I was once the worst kind of lost. I was lost, but I didn’t know I was lost. I was self-righteous. What I mean by that is, I thought I was good enough by myself, and I was pleased with myself. I wasn’t awful or arrogant by most standards, no I was a kind and loyal friend and lots of other nice things. But when I think about where I was with God, I feel I couldn’t have been further away. These words from Sovereign Grace, to me, sum up exactly what I was like:
I once was lost in darkest night
Yet thought I knew the way
The sin that promised joy and life
Had led me to the grave
I had no hope that you would own
A rebel to your will
And if you had not loved me first
I would refuse you still.
The longer I am a Christian, the more I see how lost and hopeless I was. And the more I am amazed, utterly astonished, that against all odds, the Lord dragged me out of the pit of my own making and made me his child. Such grace! ‘Tis mercy all, immense and free, for Oh my God it found out me!’ (Charles Wesley)
In the Gospels, when Jesus met people like me, such as the Pharisees, he told them over and over again that they were the worst kind of lost (I’m paraphrasing). If you think about the parable of the Lost Sons, the Pharisees are the older brother who stays in the Father’s house, ‘slaving away’, despising the Father and feeling he’s earning his place in the family. But of course, he is the real lost son at the end. He’s outside the party, having a hissy fit because he hates grace.
I know this. So why do I want my children to be older brother types? Well, because they’re easier to look after aren’t they? Imagine the community who knew that family in the parable. Which son would they side with? You can imagine the talk in the fields:
‘Eee, the poor Master. Big Billy is such a good lad, but that little Lennie has been no end of trouble. I bet he’s glad they’re not both like that.’
I want my children to be well-behaved and keep their heads down, because that will make my life easier. It will also be much less humiliating for me. If my children are the worst behaved in the nursery (if, e.g. they are biters), or the worst behaved in church (e.g. climbing on the stage and the organ in the middle of the prayers) then what kind of a parent am I being? Hardly a model Christian mum. (I wasn’t making those examples up, obv.)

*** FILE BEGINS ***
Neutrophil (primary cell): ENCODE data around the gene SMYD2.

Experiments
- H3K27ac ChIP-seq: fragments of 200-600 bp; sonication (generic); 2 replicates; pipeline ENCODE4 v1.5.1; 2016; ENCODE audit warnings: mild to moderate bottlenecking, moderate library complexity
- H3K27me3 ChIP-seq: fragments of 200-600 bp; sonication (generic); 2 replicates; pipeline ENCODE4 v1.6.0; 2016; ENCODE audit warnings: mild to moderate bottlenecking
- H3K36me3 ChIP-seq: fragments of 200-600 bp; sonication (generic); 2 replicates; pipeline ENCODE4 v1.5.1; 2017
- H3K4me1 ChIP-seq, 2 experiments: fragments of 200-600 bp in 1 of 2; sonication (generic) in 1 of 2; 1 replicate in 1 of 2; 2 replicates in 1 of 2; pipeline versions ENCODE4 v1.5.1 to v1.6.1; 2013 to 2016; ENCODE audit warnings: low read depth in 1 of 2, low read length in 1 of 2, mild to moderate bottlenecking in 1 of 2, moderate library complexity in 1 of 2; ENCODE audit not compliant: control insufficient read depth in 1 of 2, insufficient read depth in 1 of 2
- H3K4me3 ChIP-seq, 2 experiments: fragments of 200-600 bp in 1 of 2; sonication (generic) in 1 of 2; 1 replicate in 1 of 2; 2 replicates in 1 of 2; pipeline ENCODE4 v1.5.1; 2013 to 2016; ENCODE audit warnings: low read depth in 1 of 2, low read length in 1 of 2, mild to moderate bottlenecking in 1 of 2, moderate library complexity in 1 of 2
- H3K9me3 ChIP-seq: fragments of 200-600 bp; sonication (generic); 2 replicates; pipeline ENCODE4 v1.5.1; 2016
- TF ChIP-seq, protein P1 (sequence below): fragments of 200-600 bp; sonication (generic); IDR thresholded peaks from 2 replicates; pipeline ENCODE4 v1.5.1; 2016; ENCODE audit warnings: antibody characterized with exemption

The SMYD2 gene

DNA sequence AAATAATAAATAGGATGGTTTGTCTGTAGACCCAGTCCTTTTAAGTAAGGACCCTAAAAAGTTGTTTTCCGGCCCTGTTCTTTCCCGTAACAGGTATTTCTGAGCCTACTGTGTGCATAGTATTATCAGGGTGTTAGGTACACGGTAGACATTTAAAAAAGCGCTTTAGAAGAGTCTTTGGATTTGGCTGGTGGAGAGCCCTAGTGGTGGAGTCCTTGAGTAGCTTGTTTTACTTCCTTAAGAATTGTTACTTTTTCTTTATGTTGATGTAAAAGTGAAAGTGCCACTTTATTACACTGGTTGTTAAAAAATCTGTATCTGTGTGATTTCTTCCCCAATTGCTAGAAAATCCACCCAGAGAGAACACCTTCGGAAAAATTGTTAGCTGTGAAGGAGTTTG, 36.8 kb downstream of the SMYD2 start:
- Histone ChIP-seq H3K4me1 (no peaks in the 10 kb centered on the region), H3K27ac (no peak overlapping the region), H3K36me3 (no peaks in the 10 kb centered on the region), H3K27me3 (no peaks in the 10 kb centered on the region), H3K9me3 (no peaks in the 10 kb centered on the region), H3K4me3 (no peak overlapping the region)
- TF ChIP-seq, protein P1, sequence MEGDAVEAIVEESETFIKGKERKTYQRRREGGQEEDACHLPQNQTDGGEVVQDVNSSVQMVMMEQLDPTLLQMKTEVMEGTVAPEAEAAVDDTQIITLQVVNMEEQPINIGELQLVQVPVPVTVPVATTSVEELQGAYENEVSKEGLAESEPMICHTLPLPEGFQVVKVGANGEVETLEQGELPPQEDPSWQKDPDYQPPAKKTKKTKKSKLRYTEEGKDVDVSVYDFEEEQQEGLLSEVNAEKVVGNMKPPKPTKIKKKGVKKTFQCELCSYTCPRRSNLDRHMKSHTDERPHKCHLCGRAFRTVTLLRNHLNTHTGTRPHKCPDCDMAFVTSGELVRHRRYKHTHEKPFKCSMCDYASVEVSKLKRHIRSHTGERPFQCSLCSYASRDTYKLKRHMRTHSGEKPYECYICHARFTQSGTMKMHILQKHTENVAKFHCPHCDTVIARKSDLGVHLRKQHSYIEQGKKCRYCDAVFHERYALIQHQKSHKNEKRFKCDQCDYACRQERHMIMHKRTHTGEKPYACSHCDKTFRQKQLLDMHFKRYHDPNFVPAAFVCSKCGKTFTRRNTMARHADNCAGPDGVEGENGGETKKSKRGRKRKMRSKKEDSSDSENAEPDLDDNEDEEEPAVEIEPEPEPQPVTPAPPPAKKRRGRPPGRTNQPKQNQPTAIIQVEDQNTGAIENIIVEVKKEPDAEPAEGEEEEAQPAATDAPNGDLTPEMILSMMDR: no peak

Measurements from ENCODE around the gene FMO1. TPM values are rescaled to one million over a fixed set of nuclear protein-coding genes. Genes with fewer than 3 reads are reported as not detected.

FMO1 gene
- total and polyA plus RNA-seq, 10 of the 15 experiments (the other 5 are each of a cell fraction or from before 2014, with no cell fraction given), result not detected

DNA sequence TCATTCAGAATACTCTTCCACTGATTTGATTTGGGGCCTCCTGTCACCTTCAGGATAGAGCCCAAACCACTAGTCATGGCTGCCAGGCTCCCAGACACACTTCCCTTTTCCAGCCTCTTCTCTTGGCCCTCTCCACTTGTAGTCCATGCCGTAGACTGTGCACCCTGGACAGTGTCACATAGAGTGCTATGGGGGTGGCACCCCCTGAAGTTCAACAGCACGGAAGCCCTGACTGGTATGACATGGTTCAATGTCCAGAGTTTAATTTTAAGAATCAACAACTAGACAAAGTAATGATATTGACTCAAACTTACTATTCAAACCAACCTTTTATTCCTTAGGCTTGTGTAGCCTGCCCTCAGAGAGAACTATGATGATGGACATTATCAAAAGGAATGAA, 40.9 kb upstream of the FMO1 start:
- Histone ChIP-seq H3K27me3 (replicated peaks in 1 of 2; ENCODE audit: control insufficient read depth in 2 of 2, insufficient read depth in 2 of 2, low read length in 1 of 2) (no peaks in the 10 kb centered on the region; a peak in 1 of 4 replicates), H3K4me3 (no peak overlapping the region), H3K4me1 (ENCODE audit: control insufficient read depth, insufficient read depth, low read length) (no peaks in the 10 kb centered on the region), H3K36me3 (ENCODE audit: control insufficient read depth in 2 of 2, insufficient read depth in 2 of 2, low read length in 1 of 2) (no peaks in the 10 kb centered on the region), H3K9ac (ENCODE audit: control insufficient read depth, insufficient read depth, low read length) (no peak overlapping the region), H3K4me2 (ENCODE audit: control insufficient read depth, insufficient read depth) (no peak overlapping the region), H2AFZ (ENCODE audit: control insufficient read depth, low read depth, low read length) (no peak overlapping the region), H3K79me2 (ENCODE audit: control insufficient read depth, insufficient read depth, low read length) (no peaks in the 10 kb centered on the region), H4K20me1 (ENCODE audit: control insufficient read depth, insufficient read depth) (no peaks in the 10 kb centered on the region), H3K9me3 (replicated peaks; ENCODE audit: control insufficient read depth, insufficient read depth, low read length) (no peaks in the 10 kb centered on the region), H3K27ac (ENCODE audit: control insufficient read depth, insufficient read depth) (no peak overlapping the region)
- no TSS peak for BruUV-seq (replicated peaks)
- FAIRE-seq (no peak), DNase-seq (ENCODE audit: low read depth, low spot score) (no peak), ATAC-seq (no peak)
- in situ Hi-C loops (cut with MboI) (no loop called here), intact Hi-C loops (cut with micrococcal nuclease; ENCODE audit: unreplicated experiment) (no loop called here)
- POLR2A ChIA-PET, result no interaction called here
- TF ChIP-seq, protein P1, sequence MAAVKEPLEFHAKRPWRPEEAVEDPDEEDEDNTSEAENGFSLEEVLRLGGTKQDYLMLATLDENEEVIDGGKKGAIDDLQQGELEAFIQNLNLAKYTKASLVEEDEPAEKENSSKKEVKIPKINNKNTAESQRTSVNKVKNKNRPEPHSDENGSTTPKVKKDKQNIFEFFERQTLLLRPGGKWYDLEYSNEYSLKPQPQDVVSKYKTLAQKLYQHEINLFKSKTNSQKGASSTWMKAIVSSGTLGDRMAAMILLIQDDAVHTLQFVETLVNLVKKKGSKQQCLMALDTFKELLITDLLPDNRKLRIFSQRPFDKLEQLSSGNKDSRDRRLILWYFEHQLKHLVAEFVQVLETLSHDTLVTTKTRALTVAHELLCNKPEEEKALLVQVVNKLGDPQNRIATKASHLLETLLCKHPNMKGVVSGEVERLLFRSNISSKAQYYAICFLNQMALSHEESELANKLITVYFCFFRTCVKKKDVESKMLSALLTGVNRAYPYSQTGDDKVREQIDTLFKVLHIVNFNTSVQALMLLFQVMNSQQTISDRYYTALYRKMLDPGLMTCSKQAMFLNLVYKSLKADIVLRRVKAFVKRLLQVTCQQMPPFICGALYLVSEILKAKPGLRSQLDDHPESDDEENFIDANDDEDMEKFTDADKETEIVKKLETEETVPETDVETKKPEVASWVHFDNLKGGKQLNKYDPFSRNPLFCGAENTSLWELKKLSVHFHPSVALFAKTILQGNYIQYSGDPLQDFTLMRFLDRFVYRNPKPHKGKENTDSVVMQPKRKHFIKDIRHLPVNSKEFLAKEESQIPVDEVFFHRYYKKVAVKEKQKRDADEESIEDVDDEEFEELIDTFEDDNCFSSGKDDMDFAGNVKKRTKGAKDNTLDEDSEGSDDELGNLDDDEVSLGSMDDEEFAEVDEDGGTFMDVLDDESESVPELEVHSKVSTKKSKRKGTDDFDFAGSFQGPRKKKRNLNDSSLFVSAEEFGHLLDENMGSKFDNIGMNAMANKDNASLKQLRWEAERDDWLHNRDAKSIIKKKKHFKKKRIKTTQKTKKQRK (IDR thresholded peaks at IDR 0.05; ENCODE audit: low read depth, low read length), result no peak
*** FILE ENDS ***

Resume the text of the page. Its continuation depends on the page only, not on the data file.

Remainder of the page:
My 5-year-old daughter is an older brother type. She HATES to break the rules, or (worse still) have anyone think she’s broken them. It will literally keep her awake at night. Phew, right?
Ezra, aged 4, on the other hand, doesn’t care an inch about the rules. He can be told off over and over again and keep doing the same thing, it’s no skin off his nose. He is funny though, and very handsome – so far this has got him through life unscathed. I adore him, of course, but he breaks my heart with his disobedience. Every day I have to get up and try again to teach him what I taught him yesterday: please obey mummy and daddy.
If I’m honest, deep down I really worry that Ezra is not behaving like a Christian, while I feel a bit like Miriam is probably fine because she’s a good girl.
But have I not been listening to God all these years? It’s the rebels who come back to the Father, covered in muck, asking for forgiveness. It was Zacchaeus the tax collector who surrendered everything to Jesus when he encountered grace. It was the “sinful woman” who poured out her life’s savings on Jesus’ feet out of gratitude. Yes, the Lord does save older brother types too, like Saul, and me, but I think the Bible does warn us that the Older Brothers are in grave danger.
Note to self: I need to keep relying on God’s grace to save my kids, not on their own abilities to follow orders and stick to the rules. Grace comes first, then obedience.
At one time we too were foolish, disobedient, deceived and enslaved by all kinds of passions and pleasures. We lived in malice and envy, being hated and hating one another. But when the kindness and love of God our Savior appeared, he saved us, not because of righteous things we had done, but because of his mercy. Titus 3: 3-5
Please read Timothy Keller’s The Prodigal God. It’s simply brilliant.